Last month, after dismal polling revealed that the president is trailing the presumptive Democratic nominee, Joe Biden, in key battleground states that Trump won in 2016, Parscale was reprimanded and a deputy was brought in to help steer the ship.
The interwebs have had their fun with it, ranging from the childish glee and blaring headlines about KPop and TikTok to the usual CYA of the Trump campaign people laying out excuses. In the long run, those things and the empty seats won’t matter all that much. But the way the campaign to get President Trump four more years is going about their business starting to reveal some things will matter a great deal. Starting with the aforementioned Brad Parscale:
Let’s back up though, and review how then-digital director Brad Parscale made his name and bones delivering for Trump 2016, which led to him being named campaign manager for Trump 2020.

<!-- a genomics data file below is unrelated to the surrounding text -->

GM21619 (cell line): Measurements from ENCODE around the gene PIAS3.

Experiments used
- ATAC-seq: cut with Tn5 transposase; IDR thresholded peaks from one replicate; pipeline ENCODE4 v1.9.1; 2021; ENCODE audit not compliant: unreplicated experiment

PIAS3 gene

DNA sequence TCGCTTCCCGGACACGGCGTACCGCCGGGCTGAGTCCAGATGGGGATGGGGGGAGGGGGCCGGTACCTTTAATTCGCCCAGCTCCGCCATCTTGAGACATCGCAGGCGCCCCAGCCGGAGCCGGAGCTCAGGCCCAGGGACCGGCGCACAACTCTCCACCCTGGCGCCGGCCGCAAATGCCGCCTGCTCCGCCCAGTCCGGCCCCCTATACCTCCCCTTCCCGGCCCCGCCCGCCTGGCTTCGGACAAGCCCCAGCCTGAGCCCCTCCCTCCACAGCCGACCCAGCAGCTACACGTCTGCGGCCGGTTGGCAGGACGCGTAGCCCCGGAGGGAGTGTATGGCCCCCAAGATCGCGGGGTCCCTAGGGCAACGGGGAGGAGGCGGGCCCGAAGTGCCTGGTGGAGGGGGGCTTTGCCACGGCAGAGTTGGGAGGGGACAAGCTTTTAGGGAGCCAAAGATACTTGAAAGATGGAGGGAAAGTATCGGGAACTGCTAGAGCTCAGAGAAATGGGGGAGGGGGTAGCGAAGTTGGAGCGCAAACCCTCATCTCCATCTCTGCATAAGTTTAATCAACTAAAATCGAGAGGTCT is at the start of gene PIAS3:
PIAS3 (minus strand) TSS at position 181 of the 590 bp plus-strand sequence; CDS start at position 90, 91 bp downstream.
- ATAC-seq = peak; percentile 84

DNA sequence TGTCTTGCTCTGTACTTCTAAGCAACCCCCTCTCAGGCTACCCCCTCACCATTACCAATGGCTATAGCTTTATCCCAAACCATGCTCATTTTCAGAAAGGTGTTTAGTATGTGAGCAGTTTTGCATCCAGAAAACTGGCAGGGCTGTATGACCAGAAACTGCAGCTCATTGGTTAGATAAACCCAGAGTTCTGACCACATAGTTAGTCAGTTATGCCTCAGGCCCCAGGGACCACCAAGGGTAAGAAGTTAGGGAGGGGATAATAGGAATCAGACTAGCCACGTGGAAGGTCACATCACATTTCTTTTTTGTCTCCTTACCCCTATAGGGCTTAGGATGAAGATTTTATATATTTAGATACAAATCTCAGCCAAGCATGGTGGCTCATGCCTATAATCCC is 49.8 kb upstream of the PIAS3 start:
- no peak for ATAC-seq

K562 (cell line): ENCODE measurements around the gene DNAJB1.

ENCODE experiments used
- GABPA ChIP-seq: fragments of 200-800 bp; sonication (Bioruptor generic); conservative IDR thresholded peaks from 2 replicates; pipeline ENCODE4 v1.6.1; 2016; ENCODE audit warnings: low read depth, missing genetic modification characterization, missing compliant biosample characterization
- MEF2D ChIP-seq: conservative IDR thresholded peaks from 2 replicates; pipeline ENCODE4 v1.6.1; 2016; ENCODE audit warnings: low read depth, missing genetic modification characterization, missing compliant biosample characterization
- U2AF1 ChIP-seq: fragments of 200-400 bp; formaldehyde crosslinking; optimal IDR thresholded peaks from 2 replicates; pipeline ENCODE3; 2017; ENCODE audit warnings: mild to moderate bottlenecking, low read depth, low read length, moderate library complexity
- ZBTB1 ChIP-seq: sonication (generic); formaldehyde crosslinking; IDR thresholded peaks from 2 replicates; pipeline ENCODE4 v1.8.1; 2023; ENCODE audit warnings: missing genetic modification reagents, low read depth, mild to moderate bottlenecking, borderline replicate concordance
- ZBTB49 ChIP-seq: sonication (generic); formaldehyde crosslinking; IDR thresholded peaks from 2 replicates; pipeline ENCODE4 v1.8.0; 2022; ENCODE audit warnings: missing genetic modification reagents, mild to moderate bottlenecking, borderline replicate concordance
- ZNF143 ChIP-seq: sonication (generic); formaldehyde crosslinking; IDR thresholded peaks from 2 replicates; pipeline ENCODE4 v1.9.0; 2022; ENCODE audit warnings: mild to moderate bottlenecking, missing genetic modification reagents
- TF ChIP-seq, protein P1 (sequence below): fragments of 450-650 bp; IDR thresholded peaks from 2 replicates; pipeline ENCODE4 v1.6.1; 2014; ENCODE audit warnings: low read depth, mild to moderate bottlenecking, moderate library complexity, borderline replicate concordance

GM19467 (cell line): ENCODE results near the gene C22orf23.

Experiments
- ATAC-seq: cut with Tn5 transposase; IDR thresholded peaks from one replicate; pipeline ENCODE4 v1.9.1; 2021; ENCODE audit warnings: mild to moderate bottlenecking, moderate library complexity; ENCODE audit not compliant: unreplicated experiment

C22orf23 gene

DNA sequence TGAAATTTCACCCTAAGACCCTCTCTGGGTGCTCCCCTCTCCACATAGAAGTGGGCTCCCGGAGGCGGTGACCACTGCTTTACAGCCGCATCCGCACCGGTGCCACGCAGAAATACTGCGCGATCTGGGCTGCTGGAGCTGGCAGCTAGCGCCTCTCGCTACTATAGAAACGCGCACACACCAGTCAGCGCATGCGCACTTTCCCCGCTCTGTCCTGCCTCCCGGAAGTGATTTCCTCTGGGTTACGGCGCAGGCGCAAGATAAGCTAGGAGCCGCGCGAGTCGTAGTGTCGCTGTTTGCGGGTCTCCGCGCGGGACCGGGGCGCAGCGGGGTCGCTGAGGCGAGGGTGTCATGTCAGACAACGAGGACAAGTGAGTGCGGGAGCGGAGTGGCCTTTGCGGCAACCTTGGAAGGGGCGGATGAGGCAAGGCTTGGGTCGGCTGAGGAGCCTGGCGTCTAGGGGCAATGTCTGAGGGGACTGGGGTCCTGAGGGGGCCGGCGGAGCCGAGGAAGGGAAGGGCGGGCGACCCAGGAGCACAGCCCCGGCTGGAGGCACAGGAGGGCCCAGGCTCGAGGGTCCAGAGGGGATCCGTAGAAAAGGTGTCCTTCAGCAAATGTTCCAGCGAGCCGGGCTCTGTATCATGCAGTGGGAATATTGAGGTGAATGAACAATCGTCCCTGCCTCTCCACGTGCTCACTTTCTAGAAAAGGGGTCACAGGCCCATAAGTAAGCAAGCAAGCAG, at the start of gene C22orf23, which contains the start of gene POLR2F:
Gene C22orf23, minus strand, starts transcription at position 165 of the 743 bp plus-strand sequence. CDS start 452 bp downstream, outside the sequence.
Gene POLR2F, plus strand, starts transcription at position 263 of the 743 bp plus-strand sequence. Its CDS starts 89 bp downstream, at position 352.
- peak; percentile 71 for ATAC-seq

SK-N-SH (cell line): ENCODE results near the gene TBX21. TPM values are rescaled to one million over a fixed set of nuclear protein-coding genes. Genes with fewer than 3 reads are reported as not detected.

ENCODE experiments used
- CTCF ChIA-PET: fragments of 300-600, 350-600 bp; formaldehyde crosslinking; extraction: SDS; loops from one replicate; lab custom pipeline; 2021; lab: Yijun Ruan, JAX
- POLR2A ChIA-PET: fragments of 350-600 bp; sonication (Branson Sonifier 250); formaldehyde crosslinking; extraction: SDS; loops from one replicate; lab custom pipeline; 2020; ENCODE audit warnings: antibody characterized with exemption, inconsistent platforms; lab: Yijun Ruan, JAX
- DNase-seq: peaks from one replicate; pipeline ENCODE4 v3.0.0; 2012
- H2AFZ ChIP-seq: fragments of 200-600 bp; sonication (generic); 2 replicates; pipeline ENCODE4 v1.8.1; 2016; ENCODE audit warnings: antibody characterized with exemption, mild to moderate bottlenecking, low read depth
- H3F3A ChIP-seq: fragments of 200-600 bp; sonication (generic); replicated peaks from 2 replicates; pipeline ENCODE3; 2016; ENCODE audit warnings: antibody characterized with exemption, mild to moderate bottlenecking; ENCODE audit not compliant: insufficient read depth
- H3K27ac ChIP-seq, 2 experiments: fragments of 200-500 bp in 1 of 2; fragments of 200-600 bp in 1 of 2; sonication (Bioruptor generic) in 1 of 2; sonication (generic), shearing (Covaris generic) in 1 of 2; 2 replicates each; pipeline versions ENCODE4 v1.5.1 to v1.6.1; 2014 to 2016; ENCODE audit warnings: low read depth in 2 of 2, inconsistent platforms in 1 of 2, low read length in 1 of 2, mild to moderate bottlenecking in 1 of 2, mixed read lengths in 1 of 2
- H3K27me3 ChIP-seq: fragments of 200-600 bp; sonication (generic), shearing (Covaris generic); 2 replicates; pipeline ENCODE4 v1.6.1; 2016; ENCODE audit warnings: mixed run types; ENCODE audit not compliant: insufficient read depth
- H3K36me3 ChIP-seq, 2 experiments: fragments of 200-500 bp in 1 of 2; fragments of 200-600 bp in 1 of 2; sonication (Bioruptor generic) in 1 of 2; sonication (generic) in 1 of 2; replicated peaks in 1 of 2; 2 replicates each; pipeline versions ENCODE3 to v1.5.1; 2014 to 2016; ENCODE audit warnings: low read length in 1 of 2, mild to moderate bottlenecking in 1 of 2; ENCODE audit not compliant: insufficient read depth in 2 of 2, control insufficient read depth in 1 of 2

“If you don’t know what you’re talking about, you think he’s a 21st-century Steve Jobs,” says a Republican consultant who knows Parscale. “He’s not an asshole. He’s kind of a huckster. But he’s smart enough to realize he’s a huckster.”
Parscale’s true gift wasn’t deploying new, cutting-edge uses for technology. It was skillful management: cobbling together and empowering a fast-moving, opportunistic digital team staffed by experts from the RNC, commercial ad placement firms and social media companies, which flew about a dozen employees into San Antonio to work alongside Parscale’s team. At Parscale’s direction, the digital operation carried out an unprecedented tilt toward social media, for which the Trump campaign spent nearly half its media budget.
arscale’s all-in approach toward Facebook was perfectly suited to his unique candidate. “The key to digital success is bottling lightning, and with Donald Trump, the lightning strikes every five minutes,” says Wesley Donehue, CEO of Push Digital, who worked on Marco Rubio’s failed bid for the 2016 presidential nomination. “You will never be able to replicate any digital strategy you had for Donald Trump for any other candidate or any corporation because there is no other Donald Trump.”